The COVID-19 pandemic has profoundly changed our lives.  Work, recreation, social life, even religion, have all been affected in innumerable ways.  In order to not only survive but to thrive, we must adapt to this ever-changing world.

In last month’s article, I touched on the critical/essential need of hearing and hearing healthcare during a time when communication (from near and far) is so important to our mental & social well being.  I highlighted how much our patients depend upon and appreciate the amazing ‘tools’ in today’s state-of-the-art hearing aids and assistive technology to stay connected to loved ones.

Though not explicitly stated, this also extends to those working during this mess.  Just yesterday, I had a patient who works as a consultant for NASA say that without his hearing aids, “I’d be dead in the water.”  I also touched on how TeleAudiology is allowing the hearing healthcare field to adapt to the challenges of the pandemic posed by the necessary ‘shelter-in-place’ orders.  Amazing stuff, to be sure.

But we’ve also been hearing from our patients about a couple of problems they are experiencing that don’t necessarily lend themselves to ‘high-tech’ solutions.  These problems are associated with the need for wearing masks to prevent the spread of the coronavirus.

The first stems from our mouths being covered when speaking.  Hearing-impaired individuals, even/especially those using amplification, depend on visual cues to supplement their ability to understand speech.  Many of the most important (higher frequency) sounds have distinct visual cues. Look in a mirror when you say the words “ship” and “zip.”  You can see how much visual difference there is.

Individuals are often unaware of how much they depend on those visual cues to complement the auditory information they receive.  In addition, with masks, we lose critical non-verbal facial cues & expressions.  The pandemic has really surprised many of my patients in this regard.  It’s also made its way into mainstream media coverage of unique pandemic issues.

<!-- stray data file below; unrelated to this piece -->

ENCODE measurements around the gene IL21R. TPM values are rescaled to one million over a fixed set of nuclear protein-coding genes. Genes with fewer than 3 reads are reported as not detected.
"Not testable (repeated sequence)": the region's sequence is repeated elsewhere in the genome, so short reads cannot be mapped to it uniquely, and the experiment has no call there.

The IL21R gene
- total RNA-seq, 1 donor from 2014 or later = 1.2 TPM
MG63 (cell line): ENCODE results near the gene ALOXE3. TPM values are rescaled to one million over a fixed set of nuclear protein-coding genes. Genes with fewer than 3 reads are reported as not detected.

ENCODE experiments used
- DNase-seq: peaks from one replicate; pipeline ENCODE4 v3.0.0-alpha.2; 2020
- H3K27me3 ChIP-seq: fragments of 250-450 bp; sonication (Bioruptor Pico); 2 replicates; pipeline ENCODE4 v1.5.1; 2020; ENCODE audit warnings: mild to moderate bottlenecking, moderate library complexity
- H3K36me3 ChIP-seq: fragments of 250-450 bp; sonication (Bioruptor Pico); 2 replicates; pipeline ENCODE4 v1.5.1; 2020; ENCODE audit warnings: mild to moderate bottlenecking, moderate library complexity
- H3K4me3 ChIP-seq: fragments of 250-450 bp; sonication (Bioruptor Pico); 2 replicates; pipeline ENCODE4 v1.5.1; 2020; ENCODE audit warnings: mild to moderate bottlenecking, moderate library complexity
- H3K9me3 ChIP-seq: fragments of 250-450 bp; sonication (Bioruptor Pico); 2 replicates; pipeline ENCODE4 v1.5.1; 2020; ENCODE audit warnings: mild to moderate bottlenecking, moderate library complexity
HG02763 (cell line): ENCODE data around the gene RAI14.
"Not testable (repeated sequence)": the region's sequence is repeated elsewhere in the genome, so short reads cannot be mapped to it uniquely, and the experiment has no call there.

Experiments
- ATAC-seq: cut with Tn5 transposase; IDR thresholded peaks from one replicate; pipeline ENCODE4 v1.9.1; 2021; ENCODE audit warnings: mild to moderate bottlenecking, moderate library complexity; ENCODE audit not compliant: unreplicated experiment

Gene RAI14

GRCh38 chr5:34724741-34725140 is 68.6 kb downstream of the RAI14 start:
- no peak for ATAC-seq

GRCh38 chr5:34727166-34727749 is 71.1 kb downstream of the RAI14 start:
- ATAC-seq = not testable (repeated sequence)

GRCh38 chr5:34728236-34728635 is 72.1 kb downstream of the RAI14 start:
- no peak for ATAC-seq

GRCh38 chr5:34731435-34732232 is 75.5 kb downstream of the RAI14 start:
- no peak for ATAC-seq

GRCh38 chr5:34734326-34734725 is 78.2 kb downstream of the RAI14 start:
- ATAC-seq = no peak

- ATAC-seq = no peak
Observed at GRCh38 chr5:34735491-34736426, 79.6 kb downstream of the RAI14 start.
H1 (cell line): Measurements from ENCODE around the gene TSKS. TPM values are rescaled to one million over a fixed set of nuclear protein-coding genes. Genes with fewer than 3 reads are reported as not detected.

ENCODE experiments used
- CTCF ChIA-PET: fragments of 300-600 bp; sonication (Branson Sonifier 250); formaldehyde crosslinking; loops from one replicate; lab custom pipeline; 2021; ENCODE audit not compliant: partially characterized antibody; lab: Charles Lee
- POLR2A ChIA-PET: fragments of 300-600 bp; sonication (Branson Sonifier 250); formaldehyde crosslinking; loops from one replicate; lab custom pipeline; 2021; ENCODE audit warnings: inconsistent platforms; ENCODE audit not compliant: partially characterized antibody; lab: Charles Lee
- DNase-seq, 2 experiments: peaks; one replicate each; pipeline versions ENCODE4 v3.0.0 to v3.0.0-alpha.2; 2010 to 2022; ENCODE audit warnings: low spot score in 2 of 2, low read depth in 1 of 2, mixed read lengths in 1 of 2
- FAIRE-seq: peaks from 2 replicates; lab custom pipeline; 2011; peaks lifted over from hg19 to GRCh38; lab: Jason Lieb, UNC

Now I’ve always loved simple ‘low-tech’ solutions to problems, and some entrepreneurial (and prescient) folks have come up with a way to address this issue-masks with a clear, non-fogging window.  Though these masks are only just now making inroads, with more awareness of the benefits for the deaf/hearing impaired, I hope their use becomes more widespread.

The second issue for hearing aid users directly associated with wearing masks stems from how many of them attach behind the ear.  We’ve already had a few patients, unfortunately, lose their hearing aids (& many more who almost did)  because they fell off when they were putting on or removing their masks.  Low-Tech to the rescue again!

An ingenious individual came up with a solution to address this problem-a comfortable thin plastic piece that allows the user to comfortably and securely attach the straps of the mask behind their head instead of their ears.  I loved these so much, I’m giving them away to any behind-the-ear hearing aid user, whether they’re an existing patient of ours or not.

Just like with ‘High-Tech’ (TeleAudiology, adaptive digital sound processing, Bluetooth, IoT, Fall Detection, etc.), the best audiology and hearing health care must always include smart, simple ‘Low-Tech’ ways to address the specific, unique and/or new issues our patients experience.

Wishing everyone health, and sending a personal thank you to everyone doing their part (and more) to help us get past this incredibly difficult and challenging time for our community and country.  We’ll get through this together!  And please continue to support your local businesses.

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Jonathan Lipschutz Audiologist, M.S., F-AAA, Owner

Jonathan Lipschutz Audiologist, M.S., F-AAA, Owner

Jonathan is the owner of Berkeley Hearing Center. He received his bachelor of science in hearing and speech science and a master of science in audiology from Purdue University. He is a fellow of the American Academy of Audiology and the California Academy of Audiology. Jonathan has over 20 years of audiology and hearing aid experience in both the non-profit and corporate sectors.